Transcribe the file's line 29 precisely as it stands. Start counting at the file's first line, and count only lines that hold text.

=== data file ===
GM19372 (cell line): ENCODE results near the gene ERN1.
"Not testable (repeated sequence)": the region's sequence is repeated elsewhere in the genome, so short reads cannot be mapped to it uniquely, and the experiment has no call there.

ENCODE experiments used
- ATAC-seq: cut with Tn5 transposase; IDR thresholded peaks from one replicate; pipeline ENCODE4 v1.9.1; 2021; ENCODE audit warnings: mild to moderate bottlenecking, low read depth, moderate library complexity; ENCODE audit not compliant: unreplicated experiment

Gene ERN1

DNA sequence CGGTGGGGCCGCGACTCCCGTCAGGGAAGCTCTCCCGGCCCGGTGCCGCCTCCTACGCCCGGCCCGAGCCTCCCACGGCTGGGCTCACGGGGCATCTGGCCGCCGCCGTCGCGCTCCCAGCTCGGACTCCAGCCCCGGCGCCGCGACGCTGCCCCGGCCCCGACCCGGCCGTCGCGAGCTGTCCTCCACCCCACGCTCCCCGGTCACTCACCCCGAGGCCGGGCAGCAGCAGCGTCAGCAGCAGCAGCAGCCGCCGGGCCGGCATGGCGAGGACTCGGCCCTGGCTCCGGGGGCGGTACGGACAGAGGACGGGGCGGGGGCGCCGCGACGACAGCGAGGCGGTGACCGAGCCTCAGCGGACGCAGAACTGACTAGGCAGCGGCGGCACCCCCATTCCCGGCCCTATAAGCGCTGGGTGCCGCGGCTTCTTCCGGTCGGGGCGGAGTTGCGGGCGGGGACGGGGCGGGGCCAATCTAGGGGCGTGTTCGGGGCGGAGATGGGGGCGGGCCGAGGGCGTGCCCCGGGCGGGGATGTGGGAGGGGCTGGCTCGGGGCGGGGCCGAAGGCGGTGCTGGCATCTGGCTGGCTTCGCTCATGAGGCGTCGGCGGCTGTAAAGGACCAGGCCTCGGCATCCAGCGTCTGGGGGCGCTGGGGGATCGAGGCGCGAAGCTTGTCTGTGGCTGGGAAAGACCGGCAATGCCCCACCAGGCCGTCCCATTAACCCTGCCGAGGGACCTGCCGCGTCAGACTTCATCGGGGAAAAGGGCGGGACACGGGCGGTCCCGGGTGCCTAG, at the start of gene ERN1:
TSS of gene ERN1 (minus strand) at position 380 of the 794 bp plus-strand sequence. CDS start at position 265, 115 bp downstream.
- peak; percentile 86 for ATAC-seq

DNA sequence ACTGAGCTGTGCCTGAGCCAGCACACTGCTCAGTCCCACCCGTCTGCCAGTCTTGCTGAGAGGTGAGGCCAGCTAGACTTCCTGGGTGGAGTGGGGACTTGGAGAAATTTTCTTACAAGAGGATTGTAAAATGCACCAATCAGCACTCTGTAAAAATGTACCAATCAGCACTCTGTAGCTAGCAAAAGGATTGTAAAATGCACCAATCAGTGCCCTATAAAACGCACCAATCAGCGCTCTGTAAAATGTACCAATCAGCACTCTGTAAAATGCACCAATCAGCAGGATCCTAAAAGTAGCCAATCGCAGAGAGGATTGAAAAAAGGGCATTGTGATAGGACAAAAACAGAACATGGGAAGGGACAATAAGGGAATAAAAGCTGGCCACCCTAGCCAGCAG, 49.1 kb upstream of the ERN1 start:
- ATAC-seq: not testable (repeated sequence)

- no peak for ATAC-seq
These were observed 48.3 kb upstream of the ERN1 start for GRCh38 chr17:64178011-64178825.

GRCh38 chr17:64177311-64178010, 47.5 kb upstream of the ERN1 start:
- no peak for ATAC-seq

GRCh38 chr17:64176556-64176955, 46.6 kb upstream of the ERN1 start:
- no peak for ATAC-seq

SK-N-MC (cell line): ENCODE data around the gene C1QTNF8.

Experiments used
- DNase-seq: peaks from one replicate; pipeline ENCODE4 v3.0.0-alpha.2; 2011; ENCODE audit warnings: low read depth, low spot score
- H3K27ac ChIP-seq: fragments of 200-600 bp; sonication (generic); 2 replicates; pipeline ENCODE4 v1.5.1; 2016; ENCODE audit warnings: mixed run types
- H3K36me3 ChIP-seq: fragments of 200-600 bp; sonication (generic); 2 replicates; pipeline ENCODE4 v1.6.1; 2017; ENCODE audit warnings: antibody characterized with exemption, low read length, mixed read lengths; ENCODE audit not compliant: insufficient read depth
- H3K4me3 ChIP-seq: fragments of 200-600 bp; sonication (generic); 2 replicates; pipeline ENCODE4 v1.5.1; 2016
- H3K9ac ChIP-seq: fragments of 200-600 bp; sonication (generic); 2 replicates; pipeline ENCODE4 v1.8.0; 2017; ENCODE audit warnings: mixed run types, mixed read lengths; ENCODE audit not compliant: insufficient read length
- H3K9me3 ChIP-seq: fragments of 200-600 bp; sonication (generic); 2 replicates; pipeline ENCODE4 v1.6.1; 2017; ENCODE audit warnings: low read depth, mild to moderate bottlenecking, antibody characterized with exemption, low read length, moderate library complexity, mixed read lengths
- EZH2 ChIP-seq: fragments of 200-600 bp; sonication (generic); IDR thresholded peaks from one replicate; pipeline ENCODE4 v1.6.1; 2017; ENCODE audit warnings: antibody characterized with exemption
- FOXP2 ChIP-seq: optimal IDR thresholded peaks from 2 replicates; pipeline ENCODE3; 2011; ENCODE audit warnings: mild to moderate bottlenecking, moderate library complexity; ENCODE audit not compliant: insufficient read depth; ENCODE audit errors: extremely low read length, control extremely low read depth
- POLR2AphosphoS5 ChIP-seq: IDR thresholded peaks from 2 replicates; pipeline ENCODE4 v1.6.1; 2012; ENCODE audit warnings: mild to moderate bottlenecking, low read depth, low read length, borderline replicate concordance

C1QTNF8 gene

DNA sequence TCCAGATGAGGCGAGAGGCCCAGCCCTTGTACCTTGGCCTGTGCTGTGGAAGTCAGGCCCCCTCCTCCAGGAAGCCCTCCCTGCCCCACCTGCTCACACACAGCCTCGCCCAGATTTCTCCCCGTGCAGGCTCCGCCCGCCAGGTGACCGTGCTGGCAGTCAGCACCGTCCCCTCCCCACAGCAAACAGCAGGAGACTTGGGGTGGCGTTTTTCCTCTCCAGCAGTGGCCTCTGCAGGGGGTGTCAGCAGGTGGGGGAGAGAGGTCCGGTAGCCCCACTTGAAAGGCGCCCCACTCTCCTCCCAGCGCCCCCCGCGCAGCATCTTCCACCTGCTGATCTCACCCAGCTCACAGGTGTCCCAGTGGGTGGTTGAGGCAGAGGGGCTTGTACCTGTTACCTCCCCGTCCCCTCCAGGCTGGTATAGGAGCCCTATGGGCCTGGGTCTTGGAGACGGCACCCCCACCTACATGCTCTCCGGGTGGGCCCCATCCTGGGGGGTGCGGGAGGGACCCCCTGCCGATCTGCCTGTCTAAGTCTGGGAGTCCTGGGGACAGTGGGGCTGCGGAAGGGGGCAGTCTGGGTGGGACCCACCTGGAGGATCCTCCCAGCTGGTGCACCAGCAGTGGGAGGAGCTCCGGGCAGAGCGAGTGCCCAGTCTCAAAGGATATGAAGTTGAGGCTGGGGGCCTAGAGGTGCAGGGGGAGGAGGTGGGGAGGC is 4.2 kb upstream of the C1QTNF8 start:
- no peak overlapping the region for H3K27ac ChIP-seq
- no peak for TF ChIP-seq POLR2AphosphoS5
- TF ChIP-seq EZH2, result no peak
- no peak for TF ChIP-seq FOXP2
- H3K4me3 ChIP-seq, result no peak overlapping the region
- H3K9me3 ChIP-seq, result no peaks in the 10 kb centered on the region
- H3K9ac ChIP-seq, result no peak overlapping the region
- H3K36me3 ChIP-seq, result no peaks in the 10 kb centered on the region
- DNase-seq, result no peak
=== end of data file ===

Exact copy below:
DNA sequence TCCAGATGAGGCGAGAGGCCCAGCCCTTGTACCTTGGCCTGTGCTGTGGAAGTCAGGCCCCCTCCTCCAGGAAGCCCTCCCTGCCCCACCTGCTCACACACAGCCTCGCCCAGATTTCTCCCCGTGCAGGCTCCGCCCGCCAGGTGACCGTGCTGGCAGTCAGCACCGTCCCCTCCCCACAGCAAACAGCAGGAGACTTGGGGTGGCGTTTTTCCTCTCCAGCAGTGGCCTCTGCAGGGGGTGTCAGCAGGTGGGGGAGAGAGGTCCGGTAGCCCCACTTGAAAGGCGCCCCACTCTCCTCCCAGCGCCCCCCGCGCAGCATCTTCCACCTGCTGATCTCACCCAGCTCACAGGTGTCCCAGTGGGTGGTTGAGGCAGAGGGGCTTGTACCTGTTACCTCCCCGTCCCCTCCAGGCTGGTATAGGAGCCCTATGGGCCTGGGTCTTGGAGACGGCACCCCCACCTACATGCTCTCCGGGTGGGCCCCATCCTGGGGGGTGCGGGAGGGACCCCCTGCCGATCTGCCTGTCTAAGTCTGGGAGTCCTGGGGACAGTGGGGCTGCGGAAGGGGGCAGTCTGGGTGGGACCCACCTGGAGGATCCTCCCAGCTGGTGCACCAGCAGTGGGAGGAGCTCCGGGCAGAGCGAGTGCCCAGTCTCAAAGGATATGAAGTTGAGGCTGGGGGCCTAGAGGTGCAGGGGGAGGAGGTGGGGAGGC is 4.2 kb upstream of the C1QTNF8 start: